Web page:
Today’s consumers are increasingly aware of ethical spending and seek to purchase products from ethical brands that care about what they stand for, regardless of cost.

Recent research conducted by SmartestEnergy revealed that 81% of consumers are more likely to choose brands that have a positive approach to sustainability. This finding is backed up by Deloitte, who have also found that businesses need to promote their environmental activities more clearly.

More attractive to lenders and investors

Attracting the attention of investors and lenders is one of the biggest advantages of having an ESG strategy. Many studies have shown how those with an ESG program stand out to both investors and lenders as they generally outperform their competition.

What’s more, ESG is more commonly being included as a criterion to decide which companies to invest in. In real terms, businesses that neglect or overlook ESG within their business strategy risk being unable to secure loans or raise funds to secure future growth.

Supply chain prospects

Improving your ESG credentials goes further than your four walls; it includes the activities that take place upstream and downstream from you, such as your supply chain.

The choices your business makes for its supply chain have an impact on the environment, on people, and on wider society. This can influence investors, as they will often seek to partner with organisations whose ethos and goals are closely aligned with their own.  

For example, many retail stores no longer stock products from brands that are considered to have low ESG performance, instead choosing Fairtrade or other ethically-sourced goods or giving the sustainable products greater prominence. At a B2B level, businesses with good ESG credentials are viewed as lower risk in the short-to-medium term, and better equipped for future market uncertainties in the longer term.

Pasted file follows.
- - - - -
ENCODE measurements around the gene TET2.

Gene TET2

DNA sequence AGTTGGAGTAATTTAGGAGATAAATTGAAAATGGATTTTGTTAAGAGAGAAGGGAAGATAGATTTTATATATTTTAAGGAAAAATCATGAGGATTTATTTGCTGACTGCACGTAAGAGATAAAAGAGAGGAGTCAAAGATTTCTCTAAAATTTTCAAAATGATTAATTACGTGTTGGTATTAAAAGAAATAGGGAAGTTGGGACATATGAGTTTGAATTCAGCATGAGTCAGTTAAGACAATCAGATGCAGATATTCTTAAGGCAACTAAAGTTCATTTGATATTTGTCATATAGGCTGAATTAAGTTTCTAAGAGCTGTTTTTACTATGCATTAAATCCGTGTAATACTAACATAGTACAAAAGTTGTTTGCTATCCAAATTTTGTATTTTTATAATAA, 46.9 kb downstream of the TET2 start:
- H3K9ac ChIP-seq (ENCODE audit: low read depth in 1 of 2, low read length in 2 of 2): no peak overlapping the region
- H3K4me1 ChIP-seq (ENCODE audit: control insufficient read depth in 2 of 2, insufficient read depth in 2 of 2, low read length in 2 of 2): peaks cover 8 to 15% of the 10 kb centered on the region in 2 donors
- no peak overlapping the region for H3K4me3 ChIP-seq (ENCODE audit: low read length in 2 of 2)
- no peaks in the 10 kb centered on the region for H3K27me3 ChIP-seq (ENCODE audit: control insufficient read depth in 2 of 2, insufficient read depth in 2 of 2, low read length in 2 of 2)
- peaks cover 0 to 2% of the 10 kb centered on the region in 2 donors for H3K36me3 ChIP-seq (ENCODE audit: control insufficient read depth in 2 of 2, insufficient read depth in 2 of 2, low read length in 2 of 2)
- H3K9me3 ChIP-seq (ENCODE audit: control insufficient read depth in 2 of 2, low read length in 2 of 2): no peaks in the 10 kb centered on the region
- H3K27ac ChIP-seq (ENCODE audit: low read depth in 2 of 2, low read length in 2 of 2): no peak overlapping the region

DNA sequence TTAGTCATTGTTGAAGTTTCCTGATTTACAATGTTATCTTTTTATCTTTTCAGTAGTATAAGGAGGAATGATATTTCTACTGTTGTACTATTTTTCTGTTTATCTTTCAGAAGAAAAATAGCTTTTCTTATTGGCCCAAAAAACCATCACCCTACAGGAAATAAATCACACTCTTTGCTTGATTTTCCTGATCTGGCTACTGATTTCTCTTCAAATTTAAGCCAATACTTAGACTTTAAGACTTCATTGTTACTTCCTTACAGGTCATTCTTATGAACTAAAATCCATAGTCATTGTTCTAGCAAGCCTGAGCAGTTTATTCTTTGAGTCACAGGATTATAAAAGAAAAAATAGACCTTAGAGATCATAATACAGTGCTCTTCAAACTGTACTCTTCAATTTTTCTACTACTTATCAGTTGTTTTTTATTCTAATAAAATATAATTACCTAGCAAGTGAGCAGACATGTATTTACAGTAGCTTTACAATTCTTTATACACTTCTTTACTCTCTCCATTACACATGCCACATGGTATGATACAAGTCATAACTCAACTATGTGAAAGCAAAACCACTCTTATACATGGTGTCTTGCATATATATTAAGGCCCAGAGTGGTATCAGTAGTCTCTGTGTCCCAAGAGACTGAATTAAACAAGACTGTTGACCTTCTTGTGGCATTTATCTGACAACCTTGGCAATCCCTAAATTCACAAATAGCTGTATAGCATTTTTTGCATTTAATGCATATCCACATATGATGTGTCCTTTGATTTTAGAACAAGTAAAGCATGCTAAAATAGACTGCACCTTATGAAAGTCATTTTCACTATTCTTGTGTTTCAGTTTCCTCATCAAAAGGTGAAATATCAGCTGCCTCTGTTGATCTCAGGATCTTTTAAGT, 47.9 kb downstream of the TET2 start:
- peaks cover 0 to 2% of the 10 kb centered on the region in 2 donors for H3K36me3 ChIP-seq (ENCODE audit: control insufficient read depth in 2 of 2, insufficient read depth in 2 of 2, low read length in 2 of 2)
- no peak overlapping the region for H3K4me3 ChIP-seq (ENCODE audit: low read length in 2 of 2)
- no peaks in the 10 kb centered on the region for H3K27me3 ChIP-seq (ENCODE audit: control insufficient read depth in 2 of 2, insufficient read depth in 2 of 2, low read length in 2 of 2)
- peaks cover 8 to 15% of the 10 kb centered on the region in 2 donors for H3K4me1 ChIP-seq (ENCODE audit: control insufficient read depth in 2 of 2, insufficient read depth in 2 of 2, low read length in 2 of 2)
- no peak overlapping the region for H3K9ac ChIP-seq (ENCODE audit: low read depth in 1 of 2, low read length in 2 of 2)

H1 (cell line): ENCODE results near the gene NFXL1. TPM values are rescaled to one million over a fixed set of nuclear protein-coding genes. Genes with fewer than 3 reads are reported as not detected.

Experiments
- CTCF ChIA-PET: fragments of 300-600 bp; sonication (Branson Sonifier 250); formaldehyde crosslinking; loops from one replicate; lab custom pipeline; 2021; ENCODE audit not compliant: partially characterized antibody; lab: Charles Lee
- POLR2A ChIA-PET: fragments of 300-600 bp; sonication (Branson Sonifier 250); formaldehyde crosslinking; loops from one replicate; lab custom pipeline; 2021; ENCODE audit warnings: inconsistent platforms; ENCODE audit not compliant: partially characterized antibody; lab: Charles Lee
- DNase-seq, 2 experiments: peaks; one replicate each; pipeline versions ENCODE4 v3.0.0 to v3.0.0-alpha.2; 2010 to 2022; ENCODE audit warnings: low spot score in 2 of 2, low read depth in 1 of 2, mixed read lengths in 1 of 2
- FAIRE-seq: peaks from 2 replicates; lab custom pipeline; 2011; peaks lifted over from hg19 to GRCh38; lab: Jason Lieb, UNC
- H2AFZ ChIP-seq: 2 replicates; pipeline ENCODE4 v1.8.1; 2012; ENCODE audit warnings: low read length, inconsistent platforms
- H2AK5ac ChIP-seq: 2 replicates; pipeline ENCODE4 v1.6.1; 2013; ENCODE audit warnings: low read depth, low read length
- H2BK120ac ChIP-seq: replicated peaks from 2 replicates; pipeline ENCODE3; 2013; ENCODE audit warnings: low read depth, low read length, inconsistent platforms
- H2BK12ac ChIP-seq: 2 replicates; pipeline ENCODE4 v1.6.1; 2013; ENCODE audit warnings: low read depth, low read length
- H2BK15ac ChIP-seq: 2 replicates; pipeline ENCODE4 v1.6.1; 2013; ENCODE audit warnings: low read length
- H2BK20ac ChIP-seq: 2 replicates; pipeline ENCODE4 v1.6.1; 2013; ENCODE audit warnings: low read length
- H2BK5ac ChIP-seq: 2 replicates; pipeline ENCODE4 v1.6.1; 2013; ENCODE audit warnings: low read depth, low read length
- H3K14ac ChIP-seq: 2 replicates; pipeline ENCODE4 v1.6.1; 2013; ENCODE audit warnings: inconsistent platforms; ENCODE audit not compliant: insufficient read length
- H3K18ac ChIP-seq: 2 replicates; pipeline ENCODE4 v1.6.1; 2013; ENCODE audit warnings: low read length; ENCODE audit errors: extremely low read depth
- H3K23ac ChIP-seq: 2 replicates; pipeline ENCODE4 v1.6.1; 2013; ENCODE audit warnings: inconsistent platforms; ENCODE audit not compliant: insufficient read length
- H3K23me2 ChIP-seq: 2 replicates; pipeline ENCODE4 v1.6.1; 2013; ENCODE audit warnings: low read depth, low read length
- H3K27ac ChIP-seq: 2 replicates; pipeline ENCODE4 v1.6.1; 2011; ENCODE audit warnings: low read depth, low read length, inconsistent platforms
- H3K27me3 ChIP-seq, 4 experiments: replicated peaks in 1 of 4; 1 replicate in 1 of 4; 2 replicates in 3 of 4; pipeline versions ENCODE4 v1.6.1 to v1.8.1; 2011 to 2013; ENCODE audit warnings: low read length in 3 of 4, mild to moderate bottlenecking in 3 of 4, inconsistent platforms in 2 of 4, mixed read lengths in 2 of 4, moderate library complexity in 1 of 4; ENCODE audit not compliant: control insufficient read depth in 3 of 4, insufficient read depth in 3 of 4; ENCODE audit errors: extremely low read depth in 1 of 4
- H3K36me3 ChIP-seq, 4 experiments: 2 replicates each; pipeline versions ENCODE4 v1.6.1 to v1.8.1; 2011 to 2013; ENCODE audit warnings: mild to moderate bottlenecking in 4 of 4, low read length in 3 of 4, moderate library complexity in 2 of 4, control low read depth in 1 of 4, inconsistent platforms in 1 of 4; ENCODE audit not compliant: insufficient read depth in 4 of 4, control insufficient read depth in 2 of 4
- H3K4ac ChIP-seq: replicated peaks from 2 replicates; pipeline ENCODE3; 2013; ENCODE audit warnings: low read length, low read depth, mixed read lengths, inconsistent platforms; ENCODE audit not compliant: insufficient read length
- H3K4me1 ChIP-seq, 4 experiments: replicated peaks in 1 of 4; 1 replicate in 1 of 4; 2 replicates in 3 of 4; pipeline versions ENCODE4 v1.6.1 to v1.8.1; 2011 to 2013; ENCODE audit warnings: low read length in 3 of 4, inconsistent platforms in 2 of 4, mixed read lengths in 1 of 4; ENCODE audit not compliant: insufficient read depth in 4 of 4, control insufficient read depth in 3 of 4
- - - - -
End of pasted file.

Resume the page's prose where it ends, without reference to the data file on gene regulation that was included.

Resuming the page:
To summarise

While sustainability may not currently be the top agenda for everyone, this is likely to change in the near future as those who fail to act now may face substantial financial and business impact in years to come. The benefits of implementing an ESG strategy go hand in hand with ensuring business growth and improving financial performance beyond the next financial year, meaning that it should be incorporated at the heart of your business strategy.

Crown Oil’s ESG strategy

At Crown Oil, we’ve implemented an ESG strategy as part of our drive to reduce our overall environmental impact while positively contributing to our local community. We’ve practiced what we preach, adopting sustainable business practices and making substantial changes to our daily operations to reduce our environmental impact in a way that benefits both our local community and wider society.

We’ve even taken steps to be as transparent as possible about our activities, to showcase how a business can make sustainable changes that have a lasting impact – check out our dedicated sustainability website for more information!